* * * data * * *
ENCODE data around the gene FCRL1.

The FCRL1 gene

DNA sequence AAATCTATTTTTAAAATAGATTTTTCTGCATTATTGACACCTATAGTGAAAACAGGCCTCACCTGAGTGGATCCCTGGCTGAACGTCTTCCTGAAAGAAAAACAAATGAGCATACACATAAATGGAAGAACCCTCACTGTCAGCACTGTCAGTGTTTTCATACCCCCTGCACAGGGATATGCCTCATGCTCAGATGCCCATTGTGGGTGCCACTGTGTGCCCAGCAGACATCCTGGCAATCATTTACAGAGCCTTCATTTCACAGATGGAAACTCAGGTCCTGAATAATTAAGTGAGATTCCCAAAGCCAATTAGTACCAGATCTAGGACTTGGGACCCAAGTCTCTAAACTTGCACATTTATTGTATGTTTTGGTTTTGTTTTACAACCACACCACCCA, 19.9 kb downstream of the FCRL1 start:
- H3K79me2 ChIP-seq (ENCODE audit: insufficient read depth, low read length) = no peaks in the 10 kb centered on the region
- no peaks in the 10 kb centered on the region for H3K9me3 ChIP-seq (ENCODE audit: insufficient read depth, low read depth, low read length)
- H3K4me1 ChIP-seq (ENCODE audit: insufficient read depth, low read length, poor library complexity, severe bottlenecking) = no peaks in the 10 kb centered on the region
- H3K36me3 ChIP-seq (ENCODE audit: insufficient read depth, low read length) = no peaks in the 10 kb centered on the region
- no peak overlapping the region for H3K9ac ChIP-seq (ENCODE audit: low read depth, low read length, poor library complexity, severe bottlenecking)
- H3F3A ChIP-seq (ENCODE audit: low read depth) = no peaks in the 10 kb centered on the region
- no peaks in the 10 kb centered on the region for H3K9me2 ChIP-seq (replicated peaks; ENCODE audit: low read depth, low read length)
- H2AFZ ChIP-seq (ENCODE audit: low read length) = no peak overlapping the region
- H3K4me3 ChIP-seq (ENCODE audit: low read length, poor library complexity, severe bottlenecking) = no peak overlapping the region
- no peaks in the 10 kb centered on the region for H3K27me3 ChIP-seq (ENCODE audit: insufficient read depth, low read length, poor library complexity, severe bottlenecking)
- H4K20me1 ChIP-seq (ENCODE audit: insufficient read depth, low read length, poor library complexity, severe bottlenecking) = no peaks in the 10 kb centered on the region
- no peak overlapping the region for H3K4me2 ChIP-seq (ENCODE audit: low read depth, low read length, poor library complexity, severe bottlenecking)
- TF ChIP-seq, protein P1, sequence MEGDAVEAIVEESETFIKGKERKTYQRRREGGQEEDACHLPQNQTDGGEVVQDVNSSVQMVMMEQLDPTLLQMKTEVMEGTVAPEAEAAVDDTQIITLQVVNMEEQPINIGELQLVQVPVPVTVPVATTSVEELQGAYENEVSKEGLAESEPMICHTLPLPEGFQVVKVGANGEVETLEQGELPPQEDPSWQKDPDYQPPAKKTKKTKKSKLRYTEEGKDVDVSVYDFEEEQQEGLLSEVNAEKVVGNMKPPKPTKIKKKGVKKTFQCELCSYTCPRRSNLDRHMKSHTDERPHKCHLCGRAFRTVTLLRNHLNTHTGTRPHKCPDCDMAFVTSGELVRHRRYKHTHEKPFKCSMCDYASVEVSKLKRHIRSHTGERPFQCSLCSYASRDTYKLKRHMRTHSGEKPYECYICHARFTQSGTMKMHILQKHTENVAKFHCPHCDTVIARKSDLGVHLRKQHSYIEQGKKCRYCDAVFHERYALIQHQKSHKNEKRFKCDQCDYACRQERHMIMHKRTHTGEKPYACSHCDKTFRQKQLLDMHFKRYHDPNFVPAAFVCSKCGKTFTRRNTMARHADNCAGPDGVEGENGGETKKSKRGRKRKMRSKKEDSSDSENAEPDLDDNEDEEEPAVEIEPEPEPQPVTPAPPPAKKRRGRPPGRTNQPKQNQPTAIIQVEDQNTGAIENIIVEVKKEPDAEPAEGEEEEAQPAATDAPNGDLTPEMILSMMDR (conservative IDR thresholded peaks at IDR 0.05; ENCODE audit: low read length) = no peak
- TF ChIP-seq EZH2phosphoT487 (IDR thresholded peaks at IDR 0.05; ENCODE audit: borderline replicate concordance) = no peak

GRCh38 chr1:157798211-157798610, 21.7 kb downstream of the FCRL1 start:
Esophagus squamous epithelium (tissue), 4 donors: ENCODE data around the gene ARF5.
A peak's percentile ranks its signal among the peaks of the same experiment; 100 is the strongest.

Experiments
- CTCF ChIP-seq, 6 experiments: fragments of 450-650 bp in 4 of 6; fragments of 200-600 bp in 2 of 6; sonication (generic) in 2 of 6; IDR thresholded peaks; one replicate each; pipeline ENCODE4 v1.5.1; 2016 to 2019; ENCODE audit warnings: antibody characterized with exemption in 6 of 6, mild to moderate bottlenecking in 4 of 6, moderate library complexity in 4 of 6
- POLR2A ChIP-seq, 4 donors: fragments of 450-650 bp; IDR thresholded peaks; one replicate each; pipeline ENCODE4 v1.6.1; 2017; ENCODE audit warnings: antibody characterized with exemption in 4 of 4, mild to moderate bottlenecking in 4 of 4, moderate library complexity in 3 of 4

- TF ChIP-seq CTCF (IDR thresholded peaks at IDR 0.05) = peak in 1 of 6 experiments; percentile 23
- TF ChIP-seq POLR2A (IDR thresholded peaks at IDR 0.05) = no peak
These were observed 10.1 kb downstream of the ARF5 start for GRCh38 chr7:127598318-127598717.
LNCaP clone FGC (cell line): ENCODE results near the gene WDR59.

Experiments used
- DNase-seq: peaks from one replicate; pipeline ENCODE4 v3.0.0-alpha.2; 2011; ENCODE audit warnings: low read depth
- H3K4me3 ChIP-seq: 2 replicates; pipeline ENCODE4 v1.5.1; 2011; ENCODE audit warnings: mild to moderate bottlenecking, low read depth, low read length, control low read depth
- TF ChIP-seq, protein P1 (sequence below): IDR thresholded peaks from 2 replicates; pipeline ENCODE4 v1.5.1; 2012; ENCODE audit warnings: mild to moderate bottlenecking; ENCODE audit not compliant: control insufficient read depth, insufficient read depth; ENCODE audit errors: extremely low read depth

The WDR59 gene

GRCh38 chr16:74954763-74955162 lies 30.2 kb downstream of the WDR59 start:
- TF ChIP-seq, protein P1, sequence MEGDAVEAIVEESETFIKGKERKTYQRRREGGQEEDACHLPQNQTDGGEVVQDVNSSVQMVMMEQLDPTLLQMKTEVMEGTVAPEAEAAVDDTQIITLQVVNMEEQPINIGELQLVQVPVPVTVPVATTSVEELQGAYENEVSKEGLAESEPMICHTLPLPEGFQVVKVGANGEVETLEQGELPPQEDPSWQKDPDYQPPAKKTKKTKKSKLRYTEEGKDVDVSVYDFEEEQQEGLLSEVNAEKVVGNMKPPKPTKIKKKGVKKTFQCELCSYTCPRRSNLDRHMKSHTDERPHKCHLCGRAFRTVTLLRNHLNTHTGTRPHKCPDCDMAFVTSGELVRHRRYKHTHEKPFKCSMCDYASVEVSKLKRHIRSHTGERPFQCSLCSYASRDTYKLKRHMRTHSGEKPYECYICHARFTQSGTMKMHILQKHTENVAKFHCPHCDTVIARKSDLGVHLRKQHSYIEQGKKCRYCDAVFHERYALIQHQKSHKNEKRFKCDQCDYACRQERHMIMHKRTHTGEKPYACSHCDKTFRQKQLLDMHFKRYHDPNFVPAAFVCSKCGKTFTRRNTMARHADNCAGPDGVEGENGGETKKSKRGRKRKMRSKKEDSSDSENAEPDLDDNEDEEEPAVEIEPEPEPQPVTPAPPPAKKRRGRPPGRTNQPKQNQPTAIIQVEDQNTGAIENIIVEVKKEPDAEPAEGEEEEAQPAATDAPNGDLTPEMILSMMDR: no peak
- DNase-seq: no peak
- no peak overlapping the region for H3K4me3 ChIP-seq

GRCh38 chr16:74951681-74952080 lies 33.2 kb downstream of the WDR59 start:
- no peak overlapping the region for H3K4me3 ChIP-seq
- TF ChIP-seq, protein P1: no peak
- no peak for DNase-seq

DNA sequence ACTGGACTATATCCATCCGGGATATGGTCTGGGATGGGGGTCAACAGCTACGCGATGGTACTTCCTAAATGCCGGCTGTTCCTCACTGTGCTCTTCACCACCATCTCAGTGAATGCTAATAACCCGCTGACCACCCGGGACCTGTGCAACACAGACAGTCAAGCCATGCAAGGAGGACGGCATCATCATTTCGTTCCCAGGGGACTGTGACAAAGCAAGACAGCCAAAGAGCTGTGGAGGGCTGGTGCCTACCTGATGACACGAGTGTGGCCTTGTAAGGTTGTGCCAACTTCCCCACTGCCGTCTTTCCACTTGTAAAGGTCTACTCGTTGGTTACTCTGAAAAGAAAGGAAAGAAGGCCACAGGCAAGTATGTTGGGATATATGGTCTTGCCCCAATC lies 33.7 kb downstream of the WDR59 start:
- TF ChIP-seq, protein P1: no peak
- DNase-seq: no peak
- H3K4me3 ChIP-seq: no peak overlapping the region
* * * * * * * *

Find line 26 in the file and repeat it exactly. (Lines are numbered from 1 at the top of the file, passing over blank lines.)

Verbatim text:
These were observed 10.1 kb downstream of the ARF5 start for GRCh38 chr7:127598318-127598717.